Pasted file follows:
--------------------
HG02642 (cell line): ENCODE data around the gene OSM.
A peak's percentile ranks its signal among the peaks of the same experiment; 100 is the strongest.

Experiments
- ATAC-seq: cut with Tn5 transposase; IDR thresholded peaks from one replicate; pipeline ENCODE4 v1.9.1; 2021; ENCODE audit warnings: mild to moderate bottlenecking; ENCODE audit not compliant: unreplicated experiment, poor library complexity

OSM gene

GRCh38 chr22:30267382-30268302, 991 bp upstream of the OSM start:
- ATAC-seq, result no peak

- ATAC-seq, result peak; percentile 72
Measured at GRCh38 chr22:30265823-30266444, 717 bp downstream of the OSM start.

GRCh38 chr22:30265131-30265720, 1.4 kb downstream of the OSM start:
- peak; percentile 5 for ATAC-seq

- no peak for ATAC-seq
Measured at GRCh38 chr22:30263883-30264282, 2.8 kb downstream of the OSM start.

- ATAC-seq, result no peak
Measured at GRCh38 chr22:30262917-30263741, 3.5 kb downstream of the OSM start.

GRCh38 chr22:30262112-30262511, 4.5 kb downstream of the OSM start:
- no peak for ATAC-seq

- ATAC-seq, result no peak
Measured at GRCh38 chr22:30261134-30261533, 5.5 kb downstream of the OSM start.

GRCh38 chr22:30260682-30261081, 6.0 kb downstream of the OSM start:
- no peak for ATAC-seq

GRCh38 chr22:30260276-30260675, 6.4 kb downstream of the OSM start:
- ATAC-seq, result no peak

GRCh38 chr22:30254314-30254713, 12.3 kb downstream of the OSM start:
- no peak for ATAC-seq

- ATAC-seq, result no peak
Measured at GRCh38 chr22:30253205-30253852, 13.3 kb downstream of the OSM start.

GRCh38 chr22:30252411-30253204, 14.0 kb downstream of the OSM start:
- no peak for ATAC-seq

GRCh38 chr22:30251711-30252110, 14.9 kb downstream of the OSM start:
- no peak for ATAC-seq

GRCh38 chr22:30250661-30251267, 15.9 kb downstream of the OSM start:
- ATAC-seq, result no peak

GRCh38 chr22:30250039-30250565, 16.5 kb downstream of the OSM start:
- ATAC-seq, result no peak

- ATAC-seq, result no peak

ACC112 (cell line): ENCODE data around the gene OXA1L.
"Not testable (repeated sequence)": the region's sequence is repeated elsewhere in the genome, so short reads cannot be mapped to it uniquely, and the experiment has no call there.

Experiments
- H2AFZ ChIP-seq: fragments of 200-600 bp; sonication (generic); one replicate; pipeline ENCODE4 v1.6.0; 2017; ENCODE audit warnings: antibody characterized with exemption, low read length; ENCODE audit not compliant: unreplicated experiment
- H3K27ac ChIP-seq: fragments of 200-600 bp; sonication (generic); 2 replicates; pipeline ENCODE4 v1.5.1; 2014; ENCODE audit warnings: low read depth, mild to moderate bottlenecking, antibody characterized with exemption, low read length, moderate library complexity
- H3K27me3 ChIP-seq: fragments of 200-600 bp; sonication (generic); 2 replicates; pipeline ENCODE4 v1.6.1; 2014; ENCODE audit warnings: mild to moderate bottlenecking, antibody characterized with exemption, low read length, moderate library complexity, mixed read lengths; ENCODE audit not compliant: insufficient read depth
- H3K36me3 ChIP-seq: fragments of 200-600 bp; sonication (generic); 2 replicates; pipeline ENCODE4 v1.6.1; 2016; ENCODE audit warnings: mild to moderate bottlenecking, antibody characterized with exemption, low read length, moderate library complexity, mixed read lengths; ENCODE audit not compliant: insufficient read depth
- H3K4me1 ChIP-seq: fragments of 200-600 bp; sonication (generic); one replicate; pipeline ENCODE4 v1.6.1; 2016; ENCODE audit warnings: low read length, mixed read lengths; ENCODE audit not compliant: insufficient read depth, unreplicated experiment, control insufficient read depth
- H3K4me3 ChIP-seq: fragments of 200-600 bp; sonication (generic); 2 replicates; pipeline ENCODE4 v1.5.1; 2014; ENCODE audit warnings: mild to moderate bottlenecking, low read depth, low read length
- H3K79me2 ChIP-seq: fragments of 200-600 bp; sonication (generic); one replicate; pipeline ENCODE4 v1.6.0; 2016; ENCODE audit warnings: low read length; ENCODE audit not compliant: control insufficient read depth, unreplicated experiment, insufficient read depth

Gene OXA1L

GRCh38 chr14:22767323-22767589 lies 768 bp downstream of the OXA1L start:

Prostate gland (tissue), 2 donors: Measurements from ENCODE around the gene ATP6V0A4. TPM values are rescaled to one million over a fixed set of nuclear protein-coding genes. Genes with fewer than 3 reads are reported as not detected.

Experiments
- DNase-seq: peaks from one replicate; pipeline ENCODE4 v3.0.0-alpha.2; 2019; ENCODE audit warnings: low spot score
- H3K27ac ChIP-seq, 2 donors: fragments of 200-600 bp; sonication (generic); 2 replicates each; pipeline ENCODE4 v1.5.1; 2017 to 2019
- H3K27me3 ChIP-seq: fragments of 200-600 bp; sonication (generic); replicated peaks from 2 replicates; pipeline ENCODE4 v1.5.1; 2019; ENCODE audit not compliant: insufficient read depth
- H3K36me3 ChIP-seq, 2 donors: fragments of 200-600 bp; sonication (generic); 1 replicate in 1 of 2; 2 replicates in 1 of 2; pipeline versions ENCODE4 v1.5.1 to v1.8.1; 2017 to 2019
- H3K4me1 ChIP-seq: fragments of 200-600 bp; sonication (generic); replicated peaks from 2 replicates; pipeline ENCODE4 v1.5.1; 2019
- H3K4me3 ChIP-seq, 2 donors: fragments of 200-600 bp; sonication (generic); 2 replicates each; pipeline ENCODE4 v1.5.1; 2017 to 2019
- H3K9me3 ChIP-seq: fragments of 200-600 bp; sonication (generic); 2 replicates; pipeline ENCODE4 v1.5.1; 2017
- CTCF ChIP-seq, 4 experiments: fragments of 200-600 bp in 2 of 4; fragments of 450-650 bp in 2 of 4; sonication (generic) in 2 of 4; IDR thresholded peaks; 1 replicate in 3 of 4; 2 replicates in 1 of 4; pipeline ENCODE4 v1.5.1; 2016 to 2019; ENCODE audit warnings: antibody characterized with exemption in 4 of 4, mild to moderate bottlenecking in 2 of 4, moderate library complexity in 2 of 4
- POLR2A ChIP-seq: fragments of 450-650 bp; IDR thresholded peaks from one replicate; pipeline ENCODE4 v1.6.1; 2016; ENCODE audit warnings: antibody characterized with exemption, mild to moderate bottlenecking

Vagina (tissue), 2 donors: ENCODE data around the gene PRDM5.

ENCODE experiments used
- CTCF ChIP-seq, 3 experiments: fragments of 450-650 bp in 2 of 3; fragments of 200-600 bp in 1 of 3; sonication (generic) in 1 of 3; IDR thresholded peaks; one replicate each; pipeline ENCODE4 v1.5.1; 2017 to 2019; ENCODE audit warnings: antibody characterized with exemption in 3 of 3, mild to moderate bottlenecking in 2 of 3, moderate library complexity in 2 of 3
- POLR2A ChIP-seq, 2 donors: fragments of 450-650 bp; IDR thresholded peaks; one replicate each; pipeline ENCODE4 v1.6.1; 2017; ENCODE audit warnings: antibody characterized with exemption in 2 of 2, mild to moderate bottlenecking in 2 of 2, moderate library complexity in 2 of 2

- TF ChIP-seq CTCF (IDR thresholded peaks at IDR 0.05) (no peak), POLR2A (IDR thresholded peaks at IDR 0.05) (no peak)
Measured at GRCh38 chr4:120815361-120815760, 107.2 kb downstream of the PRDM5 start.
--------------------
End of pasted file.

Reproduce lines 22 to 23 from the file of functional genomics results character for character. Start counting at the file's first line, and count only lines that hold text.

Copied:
GRCh38 chr22:30260276-30260675, 6.4 kb downstream of the OSM start:
- ATAC-seq, result no peak